Pancreas 0.89±0.16 1.42±0.10* 0.71±0.08 0.94±0.07 0.61±0.10 0.83±0.10 0.93±0.19 0.99±0.03 0.86±0.11 1.14±0.10
Spleen 0.06±0.01 0.11±0.04 0.10±0.01 0.14±0.02 0.06±0.00 0.06±0.00 0.09±0.00 0.05±0.03 0.17±0.04 0.18±0.05
Small intestine 10.4±2.3 23.7±1.0* 10.6±0.4 25.3±4.1* 8.34±0.77 13.7±1.9* 13.9±0.7 23.0±2.6* 10.5±1.2 24.1±0.05*
Large intestine 8.17±2.16 8.89±0.95 6.51±0.97 9.14±0.90 5.07±0.75 4.91±0.66 4.86±0.52 5.34±0.37 6.03±0.80 7.42±0.33
Kidneys 3.76±0.74 7.23±0.60* 3.49±0.45 6.14±0.09* 3.32±0.64 4.74±0.35* 3.78±0.43 5.04±0.36* 4.34±0.26 7.37±0.53*
Dry mass (g)
Heart 0.30±0.13 0.34±0.08 0.33±0.05 0.32±0.02 0.27±0.05 0.28±0.01 0.33±0.01 0.26±0.03 0.38±0.07 0.38±0.05
Lung 0.79±0.22 0.74±0.10 1.19±0.14 1.20±0.04 0.83±0.07 0.74±0.10 1.26±0.13 1.22±0.26 1.08±0.17 1.20±0.04
Liver 5.05±1.22 6.19±1.02 3.01±0.05 3.75±0.26* 2.49±0.15 3.37±0.16* 3.10±0.35 4.27±0.18* 4.68±0.69 6.48±0.43*
Stomach 1.93±0.45 1.97±0.26 2.56±0.12 2.74±0.26 1.31±0.14 2.07±0.48 2.34±0.22 2.45±0.18 2.36±0.37 3.06±0.16
Gall bladder 0.32±0.21 0.31±0.24 0.56±0.08 0.48±0.10 0.17±0.08 0.21±0.09 0.47±0.17 0.32±0.06 0.48±0.10 0.43±0.06
Pancreas 0.11±0.04 0.25±0.01 0.14±0.01 0.12±0.00 0.13±0.02 0.15±0.02 0.22±0.05 0.21±0.01 0.19±0.03 0.23±0.02
Spleen 0.02±0.00 0.02±0.01 0.02±0.00 0.03±0.00 0.01±0.00 0.01±0.00 0.02±0.00 0.01±0.01 0.03±0.01 0.04±0.01
Large intestine 1.25±0.28 1.34±0.15 1.20±0.17 1.29±0.12 0.86±0.14 0.60±0.03 1.01±0.11 0.94±0.10 1.10±0.16 1.53±0.15
Kidneys 0.76±0.16 1.14±0.06 0.63±0.23 1.25±0.17* 0.64±0.13 0.75±0.06 1.03±0.11 1.04±0.13 0.80±0.08 1.40±0.10*
Organs were weighed immediately after removal from three fasted and three fed [2 days postfeeding (d.p.f.)] individuals of each Python
*Significant differences in organ mass between fasted and fed snakes, determined by ANCOVA (P<0.05).
349Postprandial responses of Python
SDA responses to similar size meals (20–25% of body mass),
as noted by 5- to 8-fold increases in metabolism, metabolic
rates that remain elevated for 3.5–5·days, SDAs of
258–309·kJ·kg–1, and SDA coefficients of 13–15% (Secor and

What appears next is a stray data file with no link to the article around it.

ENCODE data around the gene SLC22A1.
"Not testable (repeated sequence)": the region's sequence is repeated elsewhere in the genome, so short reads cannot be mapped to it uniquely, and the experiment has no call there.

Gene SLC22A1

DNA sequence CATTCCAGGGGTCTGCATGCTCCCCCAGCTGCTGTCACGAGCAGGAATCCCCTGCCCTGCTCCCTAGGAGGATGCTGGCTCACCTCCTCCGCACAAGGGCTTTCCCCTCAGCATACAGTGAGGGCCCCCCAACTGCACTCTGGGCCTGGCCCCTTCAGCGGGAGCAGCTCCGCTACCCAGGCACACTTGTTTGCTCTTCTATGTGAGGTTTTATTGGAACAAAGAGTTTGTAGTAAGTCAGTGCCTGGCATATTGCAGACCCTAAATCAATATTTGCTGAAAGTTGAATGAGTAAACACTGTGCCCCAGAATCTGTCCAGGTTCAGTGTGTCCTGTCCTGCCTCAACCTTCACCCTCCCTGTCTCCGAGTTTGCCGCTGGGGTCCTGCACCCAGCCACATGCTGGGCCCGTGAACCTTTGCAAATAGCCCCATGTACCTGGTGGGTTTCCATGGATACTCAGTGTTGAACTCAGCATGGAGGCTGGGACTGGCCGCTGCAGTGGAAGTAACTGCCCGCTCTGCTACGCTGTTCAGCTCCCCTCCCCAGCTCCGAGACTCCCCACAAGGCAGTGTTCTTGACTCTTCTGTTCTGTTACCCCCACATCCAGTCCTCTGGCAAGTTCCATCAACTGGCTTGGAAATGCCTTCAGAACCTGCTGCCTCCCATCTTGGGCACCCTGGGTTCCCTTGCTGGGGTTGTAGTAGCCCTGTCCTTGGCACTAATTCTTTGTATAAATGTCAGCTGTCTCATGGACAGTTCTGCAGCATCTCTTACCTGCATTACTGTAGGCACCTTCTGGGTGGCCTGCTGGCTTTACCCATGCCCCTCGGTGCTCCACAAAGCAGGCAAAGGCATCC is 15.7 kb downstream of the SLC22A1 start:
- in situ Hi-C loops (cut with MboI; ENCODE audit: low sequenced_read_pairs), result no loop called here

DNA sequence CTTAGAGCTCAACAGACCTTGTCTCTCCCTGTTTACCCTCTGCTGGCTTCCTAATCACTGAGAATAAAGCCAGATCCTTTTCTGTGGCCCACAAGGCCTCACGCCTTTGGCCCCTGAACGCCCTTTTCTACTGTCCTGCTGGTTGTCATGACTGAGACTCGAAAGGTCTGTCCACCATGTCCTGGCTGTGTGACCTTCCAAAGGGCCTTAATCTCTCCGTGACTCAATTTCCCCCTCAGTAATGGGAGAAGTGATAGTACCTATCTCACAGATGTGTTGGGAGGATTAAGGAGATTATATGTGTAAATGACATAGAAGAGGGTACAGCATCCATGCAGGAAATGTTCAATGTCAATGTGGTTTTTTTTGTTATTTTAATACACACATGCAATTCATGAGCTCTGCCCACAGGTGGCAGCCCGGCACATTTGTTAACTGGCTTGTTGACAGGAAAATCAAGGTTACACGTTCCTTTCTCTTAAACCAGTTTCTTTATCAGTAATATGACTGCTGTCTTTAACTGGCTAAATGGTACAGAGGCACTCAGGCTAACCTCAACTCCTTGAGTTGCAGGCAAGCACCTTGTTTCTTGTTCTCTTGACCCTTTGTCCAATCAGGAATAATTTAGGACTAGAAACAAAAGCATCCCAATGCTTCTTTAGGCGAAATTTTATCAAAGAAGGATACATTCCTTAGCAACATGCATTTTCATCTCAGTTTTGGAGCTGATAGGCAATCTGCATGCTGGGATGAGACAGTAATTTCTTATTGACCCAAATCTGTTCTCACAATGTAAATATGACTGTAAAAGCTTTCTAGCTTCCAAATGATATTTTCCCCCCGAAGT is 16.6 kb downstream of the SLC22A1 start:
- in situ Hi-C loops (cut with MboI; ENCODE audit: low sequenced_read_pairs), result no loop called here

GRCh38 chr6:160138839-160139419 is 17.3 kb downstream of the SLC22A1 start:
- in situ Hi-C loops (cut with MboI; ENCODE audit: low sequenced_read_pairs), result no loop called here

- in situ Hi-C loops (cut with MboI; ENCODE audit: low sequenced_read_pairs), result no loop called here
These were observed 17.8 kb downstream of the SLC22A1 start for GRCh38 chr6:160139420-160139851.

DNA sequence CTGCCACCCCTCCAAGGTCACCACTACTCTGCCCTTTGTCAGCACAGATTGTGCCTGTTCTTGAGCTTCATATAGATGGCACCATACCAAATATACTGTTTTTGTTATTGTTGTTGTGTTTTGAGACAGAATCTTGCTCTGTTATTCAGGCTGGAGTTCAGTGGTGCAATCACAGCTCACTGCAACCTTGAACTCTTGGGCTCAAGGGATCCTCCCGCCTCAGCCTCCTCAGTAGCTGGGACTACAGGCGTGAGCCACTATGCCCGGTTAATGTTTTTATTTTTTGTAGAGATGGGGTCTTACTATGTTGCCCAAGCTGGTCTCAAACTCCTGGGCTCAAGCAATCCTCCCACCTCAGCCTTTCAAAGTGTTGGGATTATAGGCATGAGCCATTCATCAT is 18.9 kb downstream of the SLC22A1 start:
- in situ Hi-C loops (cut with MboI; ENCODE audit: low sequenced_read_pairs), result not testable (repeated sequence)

Diamond, 2000; Zaidan and Beaupre, 2003; Hopkins et al.,
2004; Roe et al., 2004).
Plasticity of intestinal function
There is a distinct gradient in function of the python
intestine, as aminopeptidase-N activity and nutrient transport
rates decline distally. A proximal to distal gradient of
intestinal hydrolase activities has also been observed for
amphibians, birds and mammals (McCarthy et al., 1980:
Martinez del Rio, 1990; Hernandez and Martinez del Rio,
1992; Sabat et al., 2005). Similar decreases with position in
mass-specific and length-specific rates of nutrient uptake
have been documented for fishes, amphibians, reptiles, birds
and mammals (Karasov et al., 1985; Karasov et al., 1986;
Buddington and Hilton, 1987; Buddington et al., 1991; Secor
and Diamond, 2000; Secor, 2005a). This phenomenon,
especially evident for the active uptake of D-glucose, may best
be explained by the reduction distally in functional surface
area of the small intestine, a product of decreases in villus and
microvillus surface area (Ferraris et al., 1989). In addition,
the density of glucose transporters on the surface of the
microvilli of mice (Mus musculus) and woodrats (Neotoma
lepida) decreases step-wise from proximal to middle to distal
regions (Ferraris et al., 1989). For pythons and other species,
the positional decline in intestinal function undoubtedly
reflects a response to the distal decrease in the concentration
of luminal nutrients.
For fasted and fed pythons, as for most carnivores studied,
intestinal uptake rates of amino acids are significantly greater
than uptake rates of D-glucose, usually by an order of
magnitude (Buddington et al., 1991; Secor and Diamond, 2000;
Secor, 2005a). This difference is explained by the
predominance of protein within the snake’s diet and the
relatively small amount of dietary carbohydrates. Additionally,
this difference may, in part, be due to the combined
measurement of passive and active uptake of the amino acids
and/or measurement of only the active transport of D-glucose.
With feeding, pythons rapidly increase intestinal uptake of
amino acids (with the exception of P. brongersmai) and D-
glucose. In four of the python species, L-leucine and L-proline
uptake rates increased with feeding by 2.9- to 6.4-fold, a